Sánchez-Villagra, M. R., Aguilera, O. & Horovitz, I. 2003. The anatomy of the world’s largest extinct rodent. Science 301, 1708-1710.

Trolle, M. & Emmons, L. H. 2004. A record of a dwarf brocket from Madre de Dios, Peru. Deer Specialist Group Newsletter 19, 2-5.

Weidensaul, S. 2002. The Ghost With Trembling Wings. North Point Press (New York).

Comments

  1. #1 Dartian
    December 1, 2008

    Darren:

    There’s the obvious implication here that Inca people were being buried with sacrified specimens of Cuscomys because they kept them as cuddly pets, though of course it’s also possible that the animals were kept as food.

    Perhaps I’m too cynical but I find the latter possibility much more likely to be correct…

  2. #2 Kilian Hekhuis
    December 1, 2008

    If for food, then I’d suspect various kind of animals in each grave, not one particular one per grave. The above sentence (“a number of different mammal species had been placed, in graves, alongside human bodies”) doesn’t give a clue to whether it’s a different number of species overall, or per person.

  3. #3 Rob Jase
    December 1, 2008

    Why thank you for reposting this!

    I was telling some of my family about this over Thanksgiving but couldn’t remember where I’d read it. Now I can refer them here for the details.

  4. #4 Nathan Myers
    December 1, 2008

    That individual in the second Cuscomys photo, even in death, is as suave a customer as I’ve ever encountered. It makes me wonder which was the pet, Inka or Cuscomys.

  5. #5 shiva
    December 1, 2008

    Could C. oblativus have been a domesticated form of C. ashaninka that only existed in captivity, and thus became extinct when the culture that kept it did?

    Alternatively, C. ashaninka could also be descended from domesticated ancestors – its colouration sort of suggests “selectively bred” to me… (isn’t there something about almost every mammal that has been selectively bred by humans developing white on its face?)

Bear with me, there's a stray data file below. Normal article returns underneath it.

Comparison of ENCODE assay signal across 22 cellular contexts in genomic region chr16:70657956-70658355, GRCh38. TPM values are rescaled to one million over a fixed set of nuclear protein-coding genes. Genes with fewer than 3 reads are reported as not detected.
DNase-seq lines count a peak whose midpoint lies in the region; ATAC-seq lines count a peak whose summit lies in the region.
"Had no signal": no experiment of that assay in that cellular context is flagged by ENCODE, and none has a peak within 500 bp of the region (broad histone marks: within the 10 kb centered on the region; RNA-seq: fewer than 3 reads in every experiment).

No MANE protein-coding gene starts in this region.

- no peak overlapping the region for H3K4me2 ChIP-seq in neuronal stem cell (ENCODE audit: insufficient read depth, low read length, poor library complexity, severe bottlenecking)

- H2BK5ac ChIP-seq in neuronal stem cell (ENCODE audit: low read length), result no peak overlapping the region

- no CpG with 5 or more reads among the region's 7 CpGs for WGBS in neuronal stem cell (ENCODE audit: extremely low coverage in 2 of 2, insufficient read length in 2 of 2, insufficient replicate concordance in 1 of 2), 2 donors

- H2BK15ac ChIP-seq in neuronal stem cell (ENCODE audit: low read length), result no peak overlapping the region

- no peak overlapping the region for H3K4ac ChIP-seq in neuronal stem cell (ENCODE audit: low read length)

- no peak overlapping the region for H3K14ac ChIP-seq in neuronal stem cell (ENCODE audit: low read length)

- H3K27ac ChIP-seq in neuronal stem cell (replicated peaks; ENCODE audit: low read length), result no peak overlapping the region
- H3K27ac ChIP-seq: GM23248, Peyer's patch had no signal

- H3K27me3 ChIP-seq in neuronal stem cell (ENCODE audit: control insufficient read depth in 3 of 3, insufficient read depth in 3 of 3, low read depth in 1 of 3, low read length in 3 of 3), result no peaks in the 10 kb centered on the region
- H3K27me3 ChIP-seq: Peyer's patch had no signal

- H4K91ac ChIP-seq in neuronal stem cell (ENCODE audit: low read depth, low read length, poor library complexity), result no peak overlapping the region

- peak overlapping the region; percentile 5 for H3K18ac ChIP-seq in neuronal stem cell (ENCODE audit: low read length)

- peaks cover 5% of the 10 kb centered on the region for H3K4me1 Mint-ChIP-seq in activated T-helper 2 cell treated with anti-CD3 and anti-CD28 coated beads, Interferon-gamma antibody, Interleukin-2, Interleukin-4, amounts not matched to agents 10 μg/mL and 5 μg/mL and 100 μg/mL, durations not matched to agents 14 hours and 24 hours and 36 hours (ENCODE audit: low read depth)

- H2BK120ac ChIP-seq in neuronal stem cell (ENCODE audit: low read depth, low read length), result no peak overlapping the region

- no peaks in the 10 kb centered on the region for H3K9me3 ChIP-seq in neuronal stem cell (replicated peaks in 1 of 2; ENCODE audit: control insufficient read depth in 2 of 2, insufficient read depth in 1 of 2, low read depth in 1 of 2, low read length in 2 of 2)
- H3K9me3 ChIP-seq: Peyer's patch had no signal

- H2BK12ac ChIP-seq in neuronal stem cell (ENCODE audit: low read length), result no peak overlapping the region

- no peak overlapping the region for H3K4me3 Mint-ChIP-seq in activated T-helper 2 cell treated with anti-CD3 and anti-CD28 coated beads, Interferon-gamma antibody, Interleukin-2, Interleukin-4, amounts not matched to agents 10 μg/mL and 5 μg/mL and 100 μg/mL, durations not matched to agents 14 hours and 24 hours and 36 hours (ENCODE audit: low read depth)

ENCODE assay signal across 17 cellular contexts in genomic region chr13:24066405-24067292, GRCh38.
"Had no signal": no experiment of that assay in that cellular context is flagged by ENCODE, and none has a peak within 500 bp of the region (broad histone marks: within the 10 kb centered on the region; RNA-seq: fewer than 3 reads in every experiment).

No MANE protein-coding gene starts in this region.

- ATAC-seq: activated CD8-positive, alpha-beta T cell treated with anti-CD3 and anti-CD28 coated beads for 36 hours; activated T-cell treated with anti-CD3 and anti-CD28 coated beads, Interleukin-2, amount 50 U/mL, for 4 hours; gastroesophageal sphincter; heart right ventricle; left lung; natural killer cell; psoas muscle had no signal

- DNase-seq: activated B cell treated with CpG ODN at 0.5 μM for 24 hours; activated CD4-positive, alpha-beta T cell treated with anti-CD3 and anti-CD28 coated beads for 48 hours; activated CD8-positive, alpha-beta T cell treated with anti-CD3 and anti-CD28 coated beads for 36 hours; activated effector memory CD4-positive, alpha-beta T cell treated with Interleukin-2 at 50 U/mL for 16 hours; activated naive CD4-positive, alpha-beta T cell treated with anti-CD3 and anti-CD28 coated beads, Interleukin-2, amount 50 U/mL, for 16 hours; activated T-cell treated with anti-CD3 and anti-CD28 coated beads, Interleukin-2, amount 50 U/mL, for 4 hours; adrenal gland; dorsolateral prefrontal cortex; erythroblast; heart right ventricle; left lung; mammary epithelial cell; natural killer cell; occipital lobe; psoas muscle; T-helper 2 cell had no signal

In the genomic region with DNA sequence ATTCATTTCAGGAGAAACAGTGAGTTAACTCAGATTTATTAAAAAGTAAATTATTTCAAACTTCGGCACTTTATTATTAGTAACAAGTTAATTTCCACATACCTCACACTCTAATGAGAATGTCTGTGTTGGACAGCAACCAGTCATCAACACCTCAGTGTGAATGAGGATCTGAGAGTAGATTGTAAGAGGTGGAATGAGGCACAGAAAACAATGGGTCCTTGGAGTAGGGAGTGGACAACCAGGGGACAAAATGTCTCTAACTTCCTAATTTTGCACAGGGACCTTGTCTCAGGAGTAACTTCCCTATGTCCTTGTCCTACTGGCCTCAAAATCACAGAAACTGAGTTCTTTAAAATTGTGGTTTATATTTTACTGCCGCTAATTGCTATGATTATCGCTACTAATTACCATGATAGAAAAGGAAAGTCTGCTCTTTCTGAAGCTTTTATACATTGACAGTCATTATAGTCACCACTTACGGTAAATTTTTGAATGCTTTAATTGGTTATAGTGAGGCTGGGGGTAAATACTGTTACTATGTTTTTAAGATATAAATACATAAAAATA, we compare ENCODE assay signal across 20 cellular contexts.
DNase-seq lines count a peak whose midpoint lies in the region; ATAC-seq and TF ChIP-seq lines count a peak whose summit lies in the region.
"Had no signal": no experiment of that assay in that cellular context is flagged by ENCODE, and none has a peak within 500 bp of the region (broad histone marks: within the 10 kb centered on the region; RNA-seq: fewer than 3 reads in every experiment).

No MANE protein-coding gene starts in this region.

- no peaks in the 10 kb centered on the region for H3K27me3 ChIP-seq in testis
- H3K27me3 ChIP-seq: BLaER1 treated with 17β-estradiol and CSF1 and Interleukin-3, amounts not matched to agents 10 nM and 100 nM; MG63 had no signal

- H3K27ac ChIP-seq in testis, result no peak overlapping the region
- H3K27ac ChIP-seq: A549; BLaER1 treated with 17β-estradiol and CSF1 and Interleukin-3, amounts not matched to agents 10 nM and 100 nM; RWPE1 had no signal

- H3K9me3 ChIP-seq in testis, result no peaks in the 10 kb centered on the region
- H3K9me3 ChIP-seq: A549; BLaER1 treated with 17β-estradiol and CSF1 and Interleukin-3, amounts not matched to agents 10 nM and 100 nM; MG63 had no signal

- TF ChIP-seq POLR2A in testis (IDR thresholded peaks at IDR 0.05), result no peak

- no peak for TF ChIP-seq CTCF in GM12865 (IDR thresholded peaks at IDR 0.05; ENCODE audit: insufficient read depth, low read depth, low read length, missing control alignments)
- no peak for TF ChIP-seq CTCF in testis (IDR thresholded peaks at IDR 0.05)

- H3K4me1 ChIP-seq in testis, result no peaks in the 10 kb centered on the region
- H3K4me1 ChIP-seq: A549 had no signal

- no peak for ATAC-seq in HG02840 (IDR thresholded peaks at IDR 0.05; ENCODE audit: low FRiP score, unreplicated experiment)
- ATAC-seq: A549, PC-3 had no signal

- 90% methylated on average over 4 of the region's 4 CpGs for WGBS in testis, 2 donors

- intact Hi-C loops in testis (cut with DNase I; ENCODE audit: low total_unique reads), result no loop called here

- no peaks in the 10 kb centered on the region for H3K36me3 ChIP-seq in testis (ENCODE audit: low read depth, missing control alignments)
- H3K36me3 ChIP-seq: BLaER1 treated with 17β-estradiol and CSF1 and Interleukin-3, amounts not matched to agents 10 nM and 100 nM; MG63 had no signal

6. #6 William Miller
    December 1, 2008

    So there’s never been a search for C. oblativus?

  7. #7 David Marjanovi?
    December 1, 2008

    Incidentally, the genus Cuniculus Brisson, 1762 is the same animal as that more often called Agouti Lacépčde, 1799. The former name clearly has priority though.

    And you’re sure it’s not a nomen oblitum, it’s in a work that “consistently uses binominal nomenclature”, and so on?

  8. #8 Jorge Velez-Juarbe
    December 1, 2008

    I think I have seen Agouti paca used somewhere, but, according to the ICZN Agouti is a junior objective synonym of Cuniculus. The diversity of South American rodents is just amazing, specially the different gigantic caviomorphs from mainland SA and the Caribbean!

  9. #9 Alan Kellogg
    December 1, 2008

    A long time ago some backyard inventor got the idea to build a spaceship for brockets, which he called a brocket rocket. Even built a couple and launched them with a brocket inside. Both launches failed.

    After intensive investigation it was learned that the brocket rockets failed because the joins were poorly done. The report said that the launches were doomed because of brocket rocket socket failure.

    Naturally animal welfare groups were outraged, and took the matter to court. After a lengthy trail a settlement was reached, and the use of brockets in scientific research came to an end thanks to what has come to be known as the brocket rocket socket docket.

  10. #10 Ethan
    December 1, 2008

    Maybe not kept as “pets” per se, maybe more like totem animals? Like a family symbol? Just a thought.